Three underground and one viaduct funicular lines serve in Istanbul.

The oldest of these lines, the F2 (Karaköy – Beyoğlu) Historical Tunnel Funicular Line,has been providing uninterrupted service since 1875 and is the second oldest metro line in the world after the London Underground. The Tunnel, which is 573 meters long, varies 60 meters in altitude. The system, which was initially operated with two wooden trains moving with steam power on parallel rails, was modernized in 1971 and started to serve with two trains moving opposite each other on a single rail. The line is currently operated by IETT.

The F1 (Taksim – Kabataş) Funicular Line, which was put into service in June 2006, and the F4 (Boğaziçi Üniversitesi/Hisarüstü – Aşiyan) Funicular line, which was put into service in October 2022, are operated by Metro Istanbul, while the F3 (Seyrantepe – Vadistanbul) Funicular Line is operated by Vadistanbul AVM.

The first cable car line in Istanbul, TF1 (Maçka – Taşkışla) Cable Car Line, was built in 1993 on Maçka Democracy Park, located in the valley between Taksim and Maçka. The line connects Hilton Istanbul Bosphorus on one side and Parksa Hilton and Swissotel The Bosphorus hotels on the other.

The second cable car line, TF2 (Eyüp – Piyer Loti) Cable Car Line, was built between Eyüpsultan Square and Pierre Loti Hill. TF2 line has become the most expensive cable car line in Turkey with a cost of 5 million Euros.


The rapid bus transportation system in Istanbul is called Metrobus. Construction work for the Metrobus line started in May 2006 and the system evolved into its current form after four distinct stages. It went into operation on September 17, 2007 between Topkapı and Küçükçekmece on the European Side, and was extended to Avcılar on the western axis on October 12, 2007. The system, which was extended to Zincirlikuyu on the eastern axis on September 8, 2008, and to Söğütlüçeşme on the eastern axis on March 3, 2009, was extended to Beylikdüzü Sondurak on the western axis on July 19, 2012. The total length of the Metrobus system – which consists of a two-lane road with departure and arrival lanes – is 52 kilometers (32 miles) and encompasses 44 stations.


The bus public transportation system in Istanbul is completely dependent on IETT. However, since 1985, Private Public Buses (ÖHO) have been allowed to operate under the authority of IETT. As of May 21, 2018, there are 783 bus lines(excluding transfers). Many routes have interchanges that operate on average one round trip per day. Some routes also have shorter lines operating at peak hours for crowded stops. In 2010, Istanbul Metropolitan Municipality established a bus company in order to replace old vehicles faster. As of December 2012, it has a fleet of 544 vehicles. The vehicles in this fleet are completely low-floor and certified according to Euro 5 standards.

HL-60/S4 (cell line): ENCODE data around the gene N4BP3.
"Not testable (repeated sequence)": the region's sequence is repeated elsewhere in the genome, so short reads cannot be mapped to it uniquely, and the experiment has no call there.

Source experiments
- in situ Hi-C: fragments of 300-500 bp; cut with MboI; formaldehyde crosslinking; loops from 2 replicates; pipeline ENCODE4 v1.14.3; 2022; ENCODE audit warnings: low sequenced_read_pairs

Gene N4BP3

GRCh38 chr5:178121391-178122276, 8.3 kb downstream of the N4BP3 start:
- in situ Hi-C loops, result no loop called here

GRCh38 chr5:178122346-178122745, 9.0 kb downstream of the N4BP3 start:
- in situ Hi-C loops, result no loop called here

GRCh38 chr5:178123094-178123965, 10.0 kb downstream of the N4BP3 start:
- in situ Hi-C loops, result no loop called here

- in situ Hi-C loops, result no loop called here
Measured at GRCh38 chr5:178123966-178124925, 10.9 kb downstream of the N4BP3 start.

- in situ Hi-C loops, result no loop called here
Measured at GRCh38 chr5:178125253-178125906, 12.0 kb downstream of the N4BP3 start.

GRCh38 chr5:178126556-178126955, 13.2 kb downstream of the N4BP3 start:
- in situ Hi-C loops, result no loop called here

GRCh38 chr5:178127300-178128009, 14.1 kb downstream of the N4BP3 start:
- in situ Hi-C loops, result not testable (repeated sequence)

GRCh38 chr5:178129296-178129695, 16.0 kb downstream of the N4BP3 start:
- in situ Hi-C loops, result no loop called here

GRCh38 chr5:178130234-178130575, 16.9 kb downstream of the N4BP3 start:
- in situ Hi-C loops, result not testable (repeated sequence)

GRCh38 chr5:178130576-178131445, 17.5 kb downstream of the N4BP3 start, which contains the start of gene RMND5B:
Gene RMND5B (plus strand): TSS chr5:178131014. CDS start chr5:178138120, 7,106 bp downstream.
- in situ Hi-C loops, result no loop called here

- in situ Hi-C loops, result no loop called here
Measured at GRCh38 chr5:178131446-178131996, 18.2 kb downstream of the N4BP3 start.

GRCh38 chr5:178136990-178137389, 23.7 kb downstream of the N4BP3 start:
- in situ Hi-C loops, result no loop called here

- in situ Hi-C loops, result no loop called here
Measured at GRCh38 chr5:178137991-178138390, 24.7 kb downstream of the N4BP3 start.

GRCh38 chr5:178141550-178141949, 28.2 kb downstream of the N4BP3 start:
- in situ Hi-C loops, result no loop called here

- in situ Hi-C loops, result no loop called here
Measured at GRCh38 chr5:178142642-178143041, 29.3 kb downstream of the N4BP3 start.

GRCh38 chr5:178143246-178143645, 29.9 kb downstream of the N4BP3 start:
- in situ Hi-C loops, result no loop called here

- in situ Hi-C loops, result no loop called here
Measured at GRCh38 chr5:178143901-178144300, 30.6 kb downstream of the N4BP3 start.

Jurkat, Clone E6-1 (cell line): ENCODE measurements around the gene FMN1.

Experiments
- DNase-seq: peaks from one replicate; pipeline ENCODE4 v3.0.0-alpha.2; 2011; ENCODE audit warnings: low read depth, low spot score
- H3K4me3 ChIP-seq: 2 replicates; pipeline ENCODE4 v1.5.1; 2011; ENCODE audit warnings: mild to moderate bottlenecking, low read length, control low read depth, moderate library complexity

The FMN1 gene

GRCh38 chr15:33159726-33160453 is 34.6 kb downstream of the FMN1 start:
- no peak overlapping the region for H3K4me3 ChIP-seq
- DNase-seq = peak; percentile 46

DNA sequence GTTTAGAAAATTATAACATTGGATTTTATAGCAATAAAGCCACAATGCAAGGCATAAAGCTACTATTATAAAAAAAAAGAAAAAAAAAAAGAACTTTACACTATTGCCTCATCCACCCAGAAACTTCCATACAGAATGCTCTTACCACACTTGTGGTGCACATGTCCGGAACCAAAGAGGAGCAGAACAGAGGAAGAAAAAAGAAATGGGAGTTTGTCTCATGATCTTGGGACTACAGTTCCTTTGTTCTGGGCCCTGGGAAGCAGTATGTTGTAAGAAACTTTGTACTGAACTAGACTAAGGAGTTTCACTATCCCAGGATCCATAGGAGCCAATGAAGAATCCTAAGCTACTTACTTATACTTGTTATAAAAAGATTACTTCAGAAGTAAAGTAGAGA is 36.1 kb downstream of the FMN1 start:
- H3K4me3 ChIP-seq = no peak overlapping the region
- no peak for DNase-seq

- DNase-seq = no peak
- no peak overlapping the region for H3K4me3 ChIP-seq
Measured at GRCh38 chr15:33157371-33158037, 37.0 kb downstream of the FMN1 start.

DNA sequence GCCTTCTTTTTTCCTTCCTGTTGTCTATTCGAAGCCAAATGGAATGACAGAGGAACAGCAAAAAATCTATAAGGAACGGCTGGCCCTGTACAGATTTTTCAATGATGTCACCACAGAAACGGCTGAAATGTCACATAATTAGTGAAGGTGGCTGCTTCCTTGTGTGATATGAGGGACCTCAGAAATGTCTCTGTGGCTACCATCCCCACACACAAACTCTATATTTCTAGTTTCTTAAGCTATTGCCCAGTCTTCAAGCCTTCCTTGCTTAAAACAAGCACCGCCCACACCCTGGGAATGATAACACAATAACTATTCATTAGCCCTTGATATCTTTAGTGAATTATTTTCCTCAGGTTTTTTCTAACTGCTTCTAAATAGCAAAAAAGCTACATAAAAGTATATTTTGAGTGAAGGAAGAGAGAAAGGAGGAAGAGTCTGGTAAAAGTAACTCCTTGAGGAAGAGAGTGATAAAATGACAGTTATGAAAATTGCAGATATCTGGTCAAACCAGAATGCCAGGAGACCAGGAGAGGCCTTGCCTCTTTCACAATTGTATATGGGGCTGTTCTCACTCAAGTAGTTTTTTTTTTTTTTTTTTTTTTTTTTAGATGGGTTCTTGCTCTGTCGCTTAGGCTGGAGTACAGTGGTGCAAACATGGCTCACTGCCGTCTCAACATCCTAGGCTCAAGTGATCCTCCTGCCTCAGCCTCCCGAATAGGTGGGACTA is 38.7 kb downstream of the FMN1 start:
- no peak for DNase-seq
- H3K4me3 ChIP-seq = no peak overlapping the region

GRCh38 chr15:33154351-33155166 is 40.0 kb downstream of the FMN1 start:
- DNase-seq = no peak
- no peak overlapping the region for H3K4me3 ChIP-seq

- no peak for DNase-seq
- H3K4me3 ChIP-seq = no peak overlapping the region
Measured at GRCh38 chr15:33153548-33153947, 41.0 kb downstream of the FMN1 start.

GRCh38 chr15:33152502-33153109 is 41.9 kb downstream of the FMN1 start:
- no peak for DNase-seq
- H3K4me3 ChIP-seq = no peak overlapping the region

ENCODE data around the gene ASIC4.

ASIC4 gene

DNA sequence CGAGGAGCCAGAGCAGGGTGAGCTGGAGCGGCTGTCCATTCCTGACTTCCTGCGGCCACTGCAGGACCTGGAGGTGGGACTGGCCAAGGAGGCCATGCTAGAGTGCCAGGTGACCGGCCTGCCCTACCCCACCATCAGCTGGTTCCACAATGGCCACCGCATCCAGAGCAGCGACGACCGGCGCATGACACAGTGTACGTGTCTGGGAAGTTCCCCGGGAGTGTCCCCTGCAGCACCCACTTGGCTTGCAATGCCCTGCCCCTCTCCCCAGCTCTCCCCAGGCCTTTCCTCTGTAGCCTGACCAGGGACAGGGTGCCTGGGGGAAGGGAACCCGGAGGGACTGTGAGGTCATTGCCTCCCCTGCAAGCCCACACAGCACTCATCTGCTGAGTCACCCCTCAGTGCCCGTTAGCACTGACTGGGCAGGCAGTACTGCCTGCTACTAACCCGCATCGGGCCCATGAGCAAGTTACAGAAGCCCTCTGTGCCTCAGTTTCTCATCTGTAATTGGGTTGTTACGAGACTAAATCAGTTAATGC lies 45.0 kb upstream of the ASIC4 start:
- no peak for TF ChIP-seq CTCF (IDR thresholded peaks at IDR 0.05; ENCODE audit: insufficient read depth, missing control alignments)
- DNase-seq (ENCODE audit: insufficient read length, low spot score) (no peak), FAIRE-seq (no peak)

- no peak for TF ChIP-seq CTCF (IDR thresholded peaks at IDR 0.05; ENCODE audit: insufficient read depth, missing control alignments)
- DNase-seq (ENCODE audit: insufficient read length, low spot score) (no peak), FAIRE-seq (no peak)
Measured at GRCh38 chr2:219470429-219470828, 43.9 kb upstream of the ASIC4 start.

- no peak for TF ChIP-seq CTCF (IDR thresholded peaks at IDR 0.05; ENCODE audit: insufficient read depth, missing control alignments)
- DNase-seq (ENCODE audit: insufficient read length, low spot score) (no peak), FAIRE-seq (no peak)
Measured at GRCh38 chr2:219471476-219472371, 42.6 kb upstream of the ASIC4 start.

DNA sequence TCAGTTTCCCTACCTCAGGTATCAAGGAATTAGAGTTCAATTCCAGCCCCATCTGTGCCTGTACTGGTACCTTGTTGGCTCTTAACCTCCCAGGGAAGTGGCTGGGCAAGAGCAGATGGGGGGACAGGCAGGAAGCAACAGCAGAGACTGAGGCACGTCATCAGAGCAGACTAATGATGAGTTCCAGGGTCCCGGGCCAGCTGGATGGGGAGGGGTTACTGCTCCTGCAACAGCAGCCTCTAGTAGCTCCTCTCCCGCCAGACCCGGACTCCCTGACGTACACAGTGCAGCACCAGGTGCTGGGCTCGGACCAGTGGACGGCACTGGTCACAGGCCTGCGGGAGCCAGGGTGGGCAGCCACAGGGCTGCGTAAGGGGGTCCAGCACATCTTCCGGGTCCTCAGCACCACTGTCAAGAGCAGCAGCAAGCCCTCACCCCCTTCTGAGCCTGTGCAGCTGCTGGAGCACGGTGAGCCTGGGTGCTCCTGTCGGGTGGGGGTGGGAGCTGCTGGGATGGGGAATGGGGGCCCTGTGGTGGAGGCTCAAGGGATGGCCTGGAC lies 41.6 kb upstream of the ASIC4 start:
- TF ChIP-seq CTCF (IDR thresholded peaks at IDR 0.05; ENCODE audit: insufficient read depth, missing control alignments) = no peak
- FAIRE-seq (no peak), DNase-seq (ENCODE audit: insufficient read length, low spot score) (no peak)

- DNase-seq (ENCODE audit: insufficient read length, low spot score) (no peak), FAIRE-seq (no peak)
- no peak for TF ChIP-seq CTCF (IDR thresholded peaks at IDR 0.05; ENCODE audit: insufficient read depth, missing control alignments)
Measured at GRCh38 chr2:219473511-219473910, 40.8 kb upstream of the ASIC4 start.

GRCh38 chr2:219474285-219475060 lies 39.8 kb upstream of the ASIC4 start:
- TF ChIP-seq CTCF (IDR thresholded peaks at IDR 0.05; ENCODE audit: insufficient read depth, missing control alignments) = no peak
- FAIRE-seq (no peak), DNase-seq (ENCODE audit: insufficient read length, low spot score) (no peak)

In 2021, Istanbul Transportation, Private Public Buses and IETT’s own buses reorganized under the umbrella of IETT brand.


There are ferry services on 30 lines serving 27 piers on the shores of the Bosphorus and the Marmara Sea. Today, there are 3 types of ferry services in Istanbul: Istanbul Sea Buses (İDO), City Lines (ŞH) and private motorboats.

The first steam ferries started to serve on the Bosphorus in 1837 and were operated by private sector companies. Company-i Hayriye was founded by the Ottoman Empire on January 1, 1851. Company-i Hayriye continued to operate its ferries, which became the symbol of the city, until the first years of the Republic period, when it was taken over by the Turkish Maritime Enterprises. Since March 2006, Istanbul’s traditional ferries have been operated by Şehir Hatları, a subsidiary of Istanbul Metropolitan Municipality.

The current design of Istanbul ferries as they are known today were largely created by Fairfield Shipbuilders of Glasgow, Scotland, which has built the majority of Istanbul ferries since 1851.

Sea bus

On April 16, 1987, Istanbul Metropolitan Municipality established Istanbul Sea Buses (IDO) to provide fast sea transportation with catamaran-style sea buses, and the modernization of sea transportation was achieved with the first ten ships purchased from Norway. Today, İDO serves 29 terminals with its fleet of 28 vehicles, including six fast car ferries.

Tickets and pricing

Various tickets and tokens were first used in public transportation vehicles in Istanbul, but were replaced byAKBİL in 1995. In 2009, the smart RFID card technology Istanbulkart, which is an integrated electronic ticket system for buses, metro, trams, funiculars, suburban trains, ferries and ferries, was released in 2009. In 2014, AKBİL was completely canceled and replaced by Istanbulkart. Istanbulkart is used not only in public transportation, but also in the city’s toilets, food and beverages, grocery shopping, etc.